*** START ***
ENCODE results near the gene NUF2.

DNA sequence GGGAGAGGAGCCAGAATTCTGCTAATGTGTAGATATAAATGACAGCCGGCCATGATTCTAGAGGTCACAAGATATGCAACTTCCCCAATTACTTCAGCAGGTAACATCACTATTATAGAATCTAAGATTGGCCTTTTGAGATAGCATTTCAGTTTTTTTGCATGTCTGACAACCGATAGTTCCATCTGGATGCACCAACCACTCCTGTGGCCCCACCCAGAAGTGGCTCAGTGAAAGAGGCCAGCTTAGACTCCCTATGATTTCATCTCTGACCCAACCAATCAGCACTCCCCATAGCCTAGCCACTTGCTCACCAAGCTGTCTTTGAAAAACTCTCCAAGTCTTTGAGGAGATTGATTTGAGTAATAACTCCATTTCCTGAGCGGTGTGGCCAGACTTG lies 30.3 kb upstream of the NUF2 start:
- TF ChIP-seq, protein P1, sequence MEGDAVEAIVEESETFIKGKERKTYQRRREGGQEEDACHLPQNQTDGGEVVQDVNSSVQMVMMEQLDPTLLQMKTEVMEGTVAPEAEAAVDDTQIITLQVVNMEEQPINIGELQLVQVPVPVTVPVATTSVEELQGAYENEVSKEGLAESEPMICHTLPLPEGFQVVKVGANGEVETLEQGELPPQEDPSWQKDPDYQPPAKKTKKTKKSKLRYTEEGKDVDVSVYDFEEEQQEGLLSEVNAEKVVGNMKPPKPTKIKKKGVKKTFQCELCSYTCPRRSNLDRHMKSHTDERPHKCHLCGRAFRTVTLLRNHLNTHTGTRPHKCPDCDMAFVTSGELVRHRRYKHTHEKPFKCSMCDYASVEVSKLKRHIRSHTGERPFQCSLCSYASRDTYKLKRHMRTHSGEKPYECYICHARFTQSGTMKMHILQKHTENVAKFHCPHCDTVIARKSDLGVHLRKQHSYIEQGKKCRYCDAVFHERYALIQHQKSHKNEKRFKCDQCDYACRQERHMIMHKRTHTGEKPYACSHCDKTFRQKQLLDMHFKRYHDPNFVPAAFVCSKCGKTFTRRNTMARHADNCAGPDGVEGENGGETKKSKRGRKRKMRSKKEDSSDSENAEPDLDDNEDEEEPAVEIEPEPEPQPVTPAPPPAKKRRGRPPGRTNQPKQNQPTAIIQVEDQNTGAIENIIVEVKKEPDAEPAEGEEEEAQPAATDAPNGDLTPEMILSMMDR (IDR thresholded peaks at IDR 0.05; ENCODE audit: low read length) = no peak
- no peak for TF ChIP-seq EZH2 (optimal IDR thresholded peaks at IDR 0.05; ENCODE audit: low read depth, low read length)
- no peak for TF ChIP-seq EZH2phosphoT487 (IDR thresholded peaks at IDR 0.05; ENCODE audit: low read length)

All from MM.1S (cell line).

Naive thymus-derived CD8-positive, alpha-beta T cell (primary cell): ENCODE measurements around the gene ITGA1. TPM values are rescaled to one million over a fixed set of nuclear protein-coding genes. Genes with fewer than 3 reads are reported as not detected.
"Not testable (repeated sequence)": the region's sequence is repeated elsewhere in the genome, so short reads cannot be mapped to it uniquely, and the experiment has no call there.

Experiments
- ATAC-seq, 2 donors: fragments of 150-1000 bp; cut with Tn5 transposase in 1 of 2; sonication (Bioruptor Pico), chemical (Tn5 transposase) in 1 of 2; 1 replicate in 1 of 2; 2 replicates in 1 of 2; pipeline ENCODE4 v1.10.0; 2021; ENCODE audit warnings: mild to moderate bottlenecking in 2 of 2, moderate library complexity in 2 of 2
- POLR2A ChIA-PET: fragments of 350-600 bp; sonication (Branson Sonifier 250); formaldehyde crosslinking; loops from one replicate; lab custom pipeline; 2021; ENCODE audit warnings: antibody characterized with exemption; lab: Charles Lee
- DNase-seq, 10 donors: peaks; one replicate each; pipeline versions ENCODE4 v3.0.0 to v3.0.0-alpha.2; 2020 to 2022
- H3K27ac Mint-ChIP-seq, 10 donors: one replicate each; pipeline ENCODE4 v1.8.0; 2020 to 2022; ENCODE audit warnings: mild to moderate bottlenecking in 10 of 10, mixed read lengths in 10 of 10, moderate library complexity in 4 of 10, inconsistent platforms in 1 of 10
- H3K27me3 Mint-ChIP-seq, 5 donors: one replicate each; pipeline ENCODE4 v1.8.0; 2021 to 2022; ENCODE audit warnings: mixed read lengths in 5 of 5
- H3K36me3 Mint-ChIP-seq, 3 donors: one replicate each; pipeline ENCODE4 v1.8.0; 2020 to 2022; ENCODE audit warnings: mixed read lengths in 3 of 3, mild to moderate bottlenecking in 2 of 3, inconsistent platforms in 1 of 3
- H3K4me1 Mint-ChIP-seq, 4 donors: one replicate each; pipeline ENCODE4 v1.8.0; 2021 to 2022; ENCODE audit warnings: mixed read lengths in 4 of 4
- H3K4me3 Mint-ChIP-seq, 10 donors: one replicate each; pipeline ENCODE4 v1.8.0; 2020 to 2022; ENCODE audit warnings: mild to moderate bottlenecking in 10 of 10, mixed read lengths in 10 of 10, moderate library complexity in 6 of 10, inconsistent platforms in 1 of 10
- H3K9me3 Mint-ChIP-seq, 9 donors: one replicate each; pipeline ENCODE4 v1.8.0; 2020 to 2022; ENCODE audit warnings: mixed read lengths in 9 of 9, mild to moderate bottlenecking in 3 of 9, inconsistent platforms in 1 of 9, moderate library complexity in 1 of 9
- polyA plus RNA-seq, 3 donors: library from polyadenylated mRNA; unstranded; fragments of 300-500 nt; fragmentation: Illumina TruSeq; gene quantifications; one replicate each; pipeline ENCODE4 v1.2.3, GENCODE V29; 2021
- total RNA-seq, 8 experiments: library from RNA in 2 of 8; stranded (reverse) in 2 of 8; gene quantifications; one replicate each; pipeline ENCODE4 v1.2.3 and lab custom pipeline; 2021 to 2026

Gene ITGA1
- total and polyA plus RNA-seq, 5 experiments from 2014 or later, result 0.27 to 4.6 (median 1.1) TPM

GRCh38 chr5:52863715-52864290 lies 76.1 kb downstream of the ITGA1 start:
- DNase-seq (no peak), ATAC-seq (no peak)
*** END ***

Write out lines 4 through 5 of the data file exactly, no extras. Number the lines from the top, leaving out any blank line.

- no peak for TF ChIP-seq EZH2 (optimal IDR thresholded peaks at IDR 0.05; ENCODE audit: low read depth, low read length)
- no peak for TF ChIP-seq EZH2phosphoT487 (IDR thresholded peaks at IDR 0.05; ENCODE audit: low read length)